Testosterone Levels Have Fallen in Younger Men
Testosterone levels have been dropping among adolescent and young adult males in the United States, according to new research in the Journal of Sexual Medicine.
The findings are based on data from the National Health and Nutrition Examination Surveys (NHANES).
During the 1999-2000 survey cycle, the average testosterone measurement for men aged 15 to 39 was 605.39 ng/dL. By the 2015-2016 cycle, that number had dropped to 451.22 ng/dL.
Testosterone is on the Decline
In the United States, testosterone levels have declined in adolescent and young adult men since 1999, according to a recent study.
The hormone testosterone plays an important role in men’s health. (Women’s bodies also produce testosterone, but in much smaller amounts.) Testosterone gives a man his masculine traits, like facial hair and muscle mass. It contributes to bone health.
And it’s critical for sexual function and fertility. Libido, erections, and sperm production are largely driven by testosterone.
When does male Testosterone go down?
Around age 30, a man’s testosterone levels start to fall. It’s a natural part of getting older, and the process is gradual. Typically, a man may be diagnosed with testosterone deficiency if his levels fall below 300 ng/dL and he has symptoms like low sex drive, fatigue, and moodiness.
While younger men usually don’t need to worry about age-related testosterone declines, researchers have noted that almost 20% of adolescent and young adult men do have testosterone deficiency.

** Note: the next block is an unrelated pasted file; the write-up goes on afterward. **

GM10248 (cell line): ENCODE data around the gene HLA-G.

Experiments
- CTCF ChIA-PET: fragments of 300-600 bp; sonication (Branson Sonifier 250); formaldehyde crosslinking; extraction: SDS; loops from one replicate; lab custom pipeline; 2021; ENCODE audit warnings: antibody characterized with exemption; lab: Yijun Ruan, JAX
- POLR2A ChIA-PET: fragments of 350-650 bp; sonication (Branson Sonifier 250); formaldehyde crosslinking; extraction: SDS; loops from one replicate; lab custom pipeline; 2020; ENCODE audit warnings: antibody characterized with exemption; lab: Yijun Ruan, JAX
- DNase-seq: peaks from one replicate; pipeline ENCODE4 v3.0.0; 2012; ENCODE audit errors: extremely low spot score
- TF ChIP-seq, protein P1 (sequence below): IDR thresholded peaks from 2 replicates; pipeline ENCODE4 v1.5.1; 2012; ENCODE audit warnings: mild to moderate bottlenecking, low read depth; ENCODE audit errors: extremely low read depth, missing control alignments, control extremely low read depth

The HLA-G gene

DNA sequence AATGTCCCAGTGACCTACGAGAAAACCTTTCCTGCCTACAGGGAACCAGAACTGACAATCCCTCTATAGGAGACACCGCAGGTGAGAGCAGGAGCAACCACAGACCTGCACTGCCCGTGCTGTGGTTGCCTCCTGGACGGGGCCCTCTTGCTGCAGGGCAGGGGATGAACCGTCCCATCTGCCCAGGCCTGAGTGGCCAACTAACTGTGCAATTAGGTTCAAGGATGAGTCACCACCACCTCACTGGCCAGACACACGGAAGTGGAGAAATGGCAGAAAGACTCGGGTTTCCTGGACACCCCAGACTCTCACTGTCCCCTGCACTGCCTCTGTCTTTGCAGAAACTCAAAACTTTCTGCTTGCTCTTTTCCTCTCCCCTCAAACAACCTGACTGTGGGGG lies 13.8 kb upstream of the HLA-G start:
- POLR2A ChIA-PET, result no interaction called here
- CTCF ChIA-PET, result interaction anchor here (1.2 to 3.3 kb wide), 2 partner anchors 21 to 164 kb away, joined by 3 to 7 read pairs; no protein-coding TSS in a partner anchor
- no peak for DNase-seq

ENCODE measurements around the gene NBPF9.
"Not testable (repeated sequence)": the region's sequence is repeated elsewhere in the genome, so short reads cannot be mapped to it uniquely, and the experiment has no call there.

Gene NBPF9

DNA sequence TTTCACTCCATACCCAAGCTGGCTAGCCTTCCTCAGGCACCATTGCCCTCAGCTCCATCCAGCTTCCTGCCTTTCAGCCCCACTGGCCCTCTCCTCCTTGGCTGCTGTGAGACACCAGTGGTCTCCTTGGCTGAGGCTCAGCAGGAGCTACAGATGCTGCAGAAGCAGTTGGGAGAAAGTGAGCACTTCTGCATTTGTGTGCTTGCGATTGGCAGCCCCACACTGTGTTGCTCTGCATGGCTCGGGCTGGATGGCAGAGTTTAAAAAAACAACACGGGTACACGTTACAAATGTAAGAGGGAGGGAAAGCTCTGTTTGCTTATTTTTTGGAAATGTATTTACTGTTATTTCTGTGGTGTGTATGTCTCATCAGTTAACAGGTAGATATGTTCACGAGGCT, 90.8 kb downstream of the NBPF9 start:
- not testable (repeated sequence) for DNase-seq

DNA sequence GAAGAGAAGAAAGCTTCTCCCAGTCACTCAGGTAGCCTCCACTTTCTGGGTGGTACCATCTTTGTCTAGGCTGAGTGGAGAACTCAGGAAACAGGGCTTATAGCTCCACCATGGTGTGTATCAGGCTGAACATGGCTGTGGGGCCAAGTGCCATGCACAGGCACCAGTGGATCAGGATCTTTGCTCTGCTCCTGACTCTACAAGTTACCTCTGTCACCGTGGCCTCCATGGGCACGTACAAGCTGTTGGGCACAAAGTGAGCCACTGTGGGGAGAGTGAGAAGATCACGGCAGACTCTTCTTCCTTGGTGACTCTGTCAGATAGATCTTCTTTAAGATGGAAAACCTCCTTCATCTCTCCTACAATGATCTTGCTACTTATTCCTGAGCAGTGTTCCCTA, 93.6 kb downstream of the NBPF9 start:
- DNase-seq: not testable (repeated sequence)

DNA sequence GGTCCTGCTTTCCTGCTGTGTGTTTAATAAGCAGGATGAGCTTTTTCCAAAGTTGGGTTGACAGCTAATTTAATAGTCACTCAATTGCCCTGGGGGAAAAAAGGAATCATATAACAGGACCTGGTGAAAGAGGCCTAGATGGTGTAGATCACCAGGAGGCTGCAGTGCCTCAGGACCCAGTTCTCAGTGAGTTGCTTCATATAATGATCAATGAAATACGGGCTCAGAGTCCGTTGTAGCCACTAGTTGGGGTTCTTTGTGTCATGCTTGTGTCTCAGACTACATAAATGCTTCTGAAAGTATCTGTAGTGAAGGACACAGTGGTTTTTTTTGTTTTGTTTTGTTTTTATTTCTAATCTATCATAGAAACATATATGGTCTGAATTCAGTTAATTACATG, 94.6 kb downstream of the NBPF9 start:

Researchers set out to learn more about the average testosterone levels for men in this age group. They worked with data from the National Health and Nutrition Examination Surveys (NHANES), a large-scale study of adults in the U.S. In particular, they looked at information for men aged 15 to 39 over 5 survey cycles between 1999 and 2016.
Testosterone levels – At a Glance
Overall, 4,045 men had their total testosterone levels measured during these time periods. The researchers reported the following averages:
Average Testosterone Measurements
The researchers also noticed that men with a higher body mass index (BMI) were more likely to have lower testosterone levels. The men’s average BMI increased from 25.83 in the 1999-2000 cycle to 27.96 in the 2015-2016 cycle. (Average BMI ranges from 18.5 to 24.9. People with a BMI of 25 to 29.9 are considered overweight. Obese people have a BMI of 30 or higher.)
However, even for men with normal BMI, average testosterone levels dropped from 664.79 ng/dL in the 1999-2000 cycle to 529.24 ng/dL in the 2015-2016 cycle.
The results “may have large ramifications as low testosterone has been linked to underlying comorbidities and potentially increased mortality risk,” the study authors explained.
The findings were presented in October 2019 at the 20th Annual Fall Scientific Meeting of the Sexual Medicine Society of North America (SMSNA), held in Nashville, Tennessee.
Centers for Disease Control and Prevention
“Defining Adult Overweight and Obesity”
(Page last reviewed: April 11, 2017)
Medical News Today
“Typical testosterone levels in males and females”
(September 17, 2018)
The Journal of Sexual Medicine
Patel, P., et al.
“Trends in Serum Testosterone Levels Among Adolescent and Young Adult Men in the United States”
(Abstract. Published: January 2020, Volume 17, Issue 1, Supplement 1, Pages S3–S4)
“Low Testosterone: How Do You Know When Levels Are Too Low?”
(August 31, 2016)